Thursday, May 7, 2020

Reserved Seating Goes All Pacino: THE HUMBLING

by Rob DiCristino and Adam Riske
The review duo who need to burn off some 2010s Pacino.

Adam: Welcome to Reserved Seating. I’m Adam Riske.

Rob: And I’m Rob DiCristino.
Adam: This week, we’re covering the 2014 Barry Levinson-directed comedy/drama The Humbling, starring Al Pacino, Greta Gerwig, Dianne Wiest, Charles Grodin, and Kyra Sedgwick. This film (which is like the Volcano to Birdman’s Dante’s Peak) tells the story of an aging actor named Simon Axler (Al Pacino) who has a breakdown onstage and is sent temporarily to a mental health facility. When he returns home and begins to attempt a comeback, Simon finds himself being visited by an assortment of curious characters, including, most notably. his goddaughter Pegeen (Greta Gerwig), who seduces him into an emotionally abusive romantic relationship. It’s meant to be quirkier than the way I described.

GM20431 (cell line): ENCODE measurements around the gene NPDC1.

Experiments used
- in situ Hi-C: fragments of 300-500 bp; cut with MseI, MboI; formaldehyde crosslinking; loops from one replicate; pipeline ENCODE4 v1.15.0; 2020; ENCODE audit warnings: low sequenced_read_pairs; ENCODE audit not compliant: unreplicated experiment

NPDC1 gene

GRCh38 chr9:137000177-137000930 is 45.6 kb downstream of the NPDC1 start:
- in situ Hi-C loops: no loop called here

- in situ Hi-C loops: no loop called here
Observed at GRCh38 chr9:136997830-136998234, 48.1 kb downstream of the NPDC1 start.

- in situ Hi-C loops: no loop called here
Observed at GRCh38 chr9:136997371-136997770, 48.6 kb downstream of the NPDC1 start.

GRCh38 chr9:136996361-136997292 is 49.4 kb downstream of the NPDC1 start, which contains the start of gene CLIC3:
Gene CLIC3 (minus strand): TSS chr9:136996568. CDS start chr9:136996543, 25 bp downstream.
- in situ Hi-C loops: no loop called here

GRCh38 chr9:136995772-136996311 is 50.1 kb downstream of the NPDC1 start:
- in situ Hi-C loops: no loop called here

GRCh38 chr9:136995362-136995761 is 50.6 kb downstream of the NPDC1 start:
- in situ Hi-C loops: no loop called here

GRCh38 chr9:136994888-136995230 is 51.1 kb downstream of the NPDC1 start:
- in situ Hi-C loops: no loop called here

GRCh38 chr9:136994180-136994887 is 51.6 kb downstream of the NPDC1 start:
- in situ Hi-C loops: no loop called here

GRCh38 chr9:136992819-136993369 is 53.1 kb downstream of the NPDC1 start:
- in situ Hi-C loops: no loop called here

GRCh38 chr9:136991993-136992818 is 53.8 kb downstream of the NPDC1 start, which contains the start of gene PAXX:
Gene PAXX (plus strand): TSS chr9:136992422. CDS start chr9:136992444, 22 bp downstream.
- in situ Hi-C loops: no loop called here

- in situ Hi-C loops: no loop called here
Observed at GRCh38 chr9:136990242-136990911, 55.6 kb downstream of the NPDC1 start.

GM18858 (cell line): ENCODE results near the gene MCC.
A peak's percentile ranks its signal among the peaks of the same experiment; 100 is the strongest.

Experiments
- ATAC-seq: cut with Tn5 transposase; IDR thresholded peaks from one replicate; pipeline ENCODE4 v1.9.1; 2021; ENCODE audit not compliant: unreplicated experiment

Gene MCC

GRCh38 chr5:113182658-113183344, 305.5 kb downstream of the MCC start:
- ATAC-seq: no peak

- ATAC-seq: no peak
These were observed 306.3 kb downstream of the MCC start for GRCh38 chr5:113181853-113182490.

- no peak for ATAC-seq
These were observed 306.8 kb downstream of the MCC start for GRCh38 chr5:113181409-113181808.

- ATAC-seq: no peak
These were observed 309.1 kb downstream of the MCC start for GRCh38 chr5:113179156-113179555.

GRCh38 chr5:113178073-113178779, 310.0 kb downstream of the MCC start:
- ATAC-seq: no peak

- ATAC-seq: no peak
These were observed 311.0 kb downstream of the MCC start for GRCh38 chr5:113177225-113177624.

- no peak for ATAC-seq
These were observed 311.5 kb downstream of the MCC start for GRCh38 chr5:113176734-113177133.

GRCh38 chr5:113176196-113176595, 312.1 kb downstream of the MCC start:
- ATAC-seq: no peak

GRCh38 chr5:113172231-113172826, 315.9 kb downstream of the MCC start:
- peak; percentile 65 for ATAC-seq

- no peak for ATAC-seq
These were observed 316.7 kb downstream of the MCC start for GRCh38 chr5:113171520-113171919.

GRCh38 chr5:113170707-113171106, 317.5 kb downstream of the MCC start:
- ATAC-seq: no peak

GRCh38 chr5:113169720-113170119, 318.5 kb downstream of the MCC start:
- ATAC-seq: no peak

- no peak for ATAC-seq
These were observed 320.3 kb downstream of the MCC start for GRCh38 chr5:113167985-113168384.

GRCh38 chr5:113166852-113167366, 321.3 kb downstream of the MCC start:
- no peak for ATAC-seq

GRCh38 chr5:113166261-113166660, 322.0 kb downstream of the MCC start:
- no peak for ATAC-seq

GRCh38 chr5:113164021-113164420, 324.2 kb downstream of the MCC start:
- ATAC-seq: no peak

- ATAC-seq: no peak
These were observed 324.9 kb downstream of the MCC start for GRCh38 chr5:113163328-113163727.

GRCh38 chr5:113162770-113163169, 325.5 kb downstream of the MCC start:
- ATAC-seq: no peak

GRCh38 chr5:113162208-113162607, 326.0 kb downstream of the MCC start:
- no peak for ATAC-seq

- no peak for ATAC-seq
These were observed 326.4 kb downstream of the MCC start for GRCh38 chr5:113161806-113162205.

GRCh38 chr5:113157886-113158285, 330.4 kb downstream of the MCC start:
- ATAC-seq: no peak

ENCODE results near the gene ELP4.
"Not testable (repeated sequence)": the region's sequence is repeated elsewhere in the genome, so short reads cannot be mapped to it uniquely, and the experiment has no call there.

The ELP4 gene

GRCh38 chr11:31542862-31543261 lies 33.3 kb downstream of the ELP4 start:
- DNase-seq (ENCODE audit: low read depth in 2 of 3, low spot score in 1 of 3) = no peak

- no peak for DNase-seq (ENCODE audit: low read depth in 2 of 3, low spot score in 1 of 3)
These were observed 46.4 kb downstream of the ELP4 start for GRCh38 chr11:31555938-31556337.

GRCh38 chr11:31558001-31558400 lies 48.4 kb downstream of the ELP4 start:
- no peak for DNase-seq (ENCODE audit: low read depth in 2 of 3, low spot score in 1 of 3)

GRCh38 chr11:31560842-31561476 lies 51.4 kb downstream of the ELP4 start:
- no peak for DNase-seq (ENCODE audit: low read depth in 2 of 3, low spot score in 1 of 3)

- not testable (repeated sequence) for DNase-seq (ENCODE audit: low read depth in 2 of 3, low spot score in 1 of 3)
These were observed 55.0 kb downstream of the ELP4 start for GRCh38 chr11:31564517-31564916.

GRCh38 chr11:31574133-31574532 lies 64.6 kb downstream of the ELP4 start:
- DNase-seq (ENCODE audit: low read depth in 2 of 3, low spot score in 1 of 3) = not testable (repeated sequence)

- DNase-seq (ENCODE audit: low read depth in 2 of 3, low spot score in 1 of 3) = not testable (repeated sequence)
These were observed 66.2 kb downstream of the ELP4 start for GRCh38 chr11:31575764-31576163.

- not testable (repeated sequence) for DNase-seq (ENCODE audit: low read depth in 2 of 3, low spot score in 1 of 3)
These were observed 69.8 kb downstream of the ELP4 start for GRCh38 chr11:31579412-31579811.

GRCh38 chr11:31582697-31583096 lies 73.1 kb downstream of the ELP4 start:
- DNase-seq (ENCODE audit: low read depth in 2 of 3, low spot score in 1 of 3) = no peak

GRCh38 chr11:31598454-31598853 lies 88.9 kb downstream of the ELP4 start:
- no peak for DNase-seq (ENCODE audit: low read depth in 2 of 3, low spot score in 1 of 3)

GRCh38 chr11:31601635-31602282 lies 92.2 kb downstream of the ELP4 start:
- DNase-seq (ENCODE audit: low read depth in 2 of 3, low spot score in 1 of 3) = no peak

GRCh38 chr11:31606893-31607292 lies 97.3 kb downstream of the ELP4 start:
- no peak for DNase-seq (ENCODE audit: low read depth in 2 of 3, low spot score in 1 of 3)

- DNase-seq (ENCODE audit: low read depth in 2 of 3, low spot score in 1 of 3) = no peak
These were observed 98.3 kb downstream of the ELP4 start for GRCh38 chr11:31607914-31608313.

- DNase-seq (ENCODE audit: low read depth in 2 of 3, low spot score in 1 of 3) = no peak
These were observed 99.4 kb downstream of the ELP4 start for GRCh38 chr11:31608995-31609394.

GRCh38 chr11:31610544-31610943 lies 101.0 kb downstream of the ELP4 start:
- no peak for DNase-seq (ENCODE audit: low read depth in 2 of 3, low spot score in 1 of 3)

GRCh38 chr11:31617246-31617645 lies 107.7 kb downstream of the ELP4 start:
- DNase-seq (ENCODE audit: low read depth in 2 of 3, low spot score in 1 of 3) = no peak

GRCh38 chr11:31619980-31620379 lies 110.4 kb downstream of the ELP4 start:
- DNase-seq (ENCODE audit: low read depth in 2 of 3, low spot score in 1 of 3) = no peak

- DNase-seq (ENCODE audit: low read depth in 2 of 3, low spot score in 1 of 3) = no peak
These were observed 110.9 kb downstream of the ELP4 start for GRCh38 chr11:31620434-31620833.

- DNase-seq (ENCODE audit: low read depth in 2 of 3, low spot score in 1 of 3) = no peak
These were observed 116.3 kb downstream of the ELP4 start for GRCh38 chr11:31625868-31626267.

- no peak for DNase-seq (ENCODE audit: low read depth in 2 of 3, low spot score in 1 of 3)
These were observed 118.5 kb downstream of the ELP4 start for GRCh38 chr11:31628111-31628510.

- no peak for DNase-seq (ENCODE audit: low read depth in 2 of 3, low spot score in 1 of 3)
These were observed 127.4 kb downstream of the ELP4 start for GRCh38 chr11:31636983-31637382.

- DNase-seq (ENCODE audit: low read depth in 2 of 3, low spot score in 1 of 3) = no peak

I really didn’t like this movie. It’s a slog, it’s smarmy, it features Gerwig (who I like at times) at her most insufferable level of indie nonsense (which I thought Mistress America would forever claim), but mostly it’s another screwball comedy starring Al Pacino who just isn’t the right actor for these types of movies. Pacino is an actor’s actor and always submerges himself into deep characterization, but that doesn’t right the ship in the case of The Humbling. Going back to Birdman, this movie could have worked better if a younger, weirder actor like Michael Keaton were playing Simon. Someone who seems like they’re fighting back or just as bad as the other characters. Instead it just seems like the other characters are taking advantage of a wealthy, aged man and everyone is so annoying that it saps the comedy out of every scene past the 30-minute mark. I watched this movie on IMDB TV with commercials and each break was what I looked forward to the most. I earned those commercials. This is my least favorite Pacino movie to date. It’s like if Curb Your Enthusiasm starred J. Howard Marshall.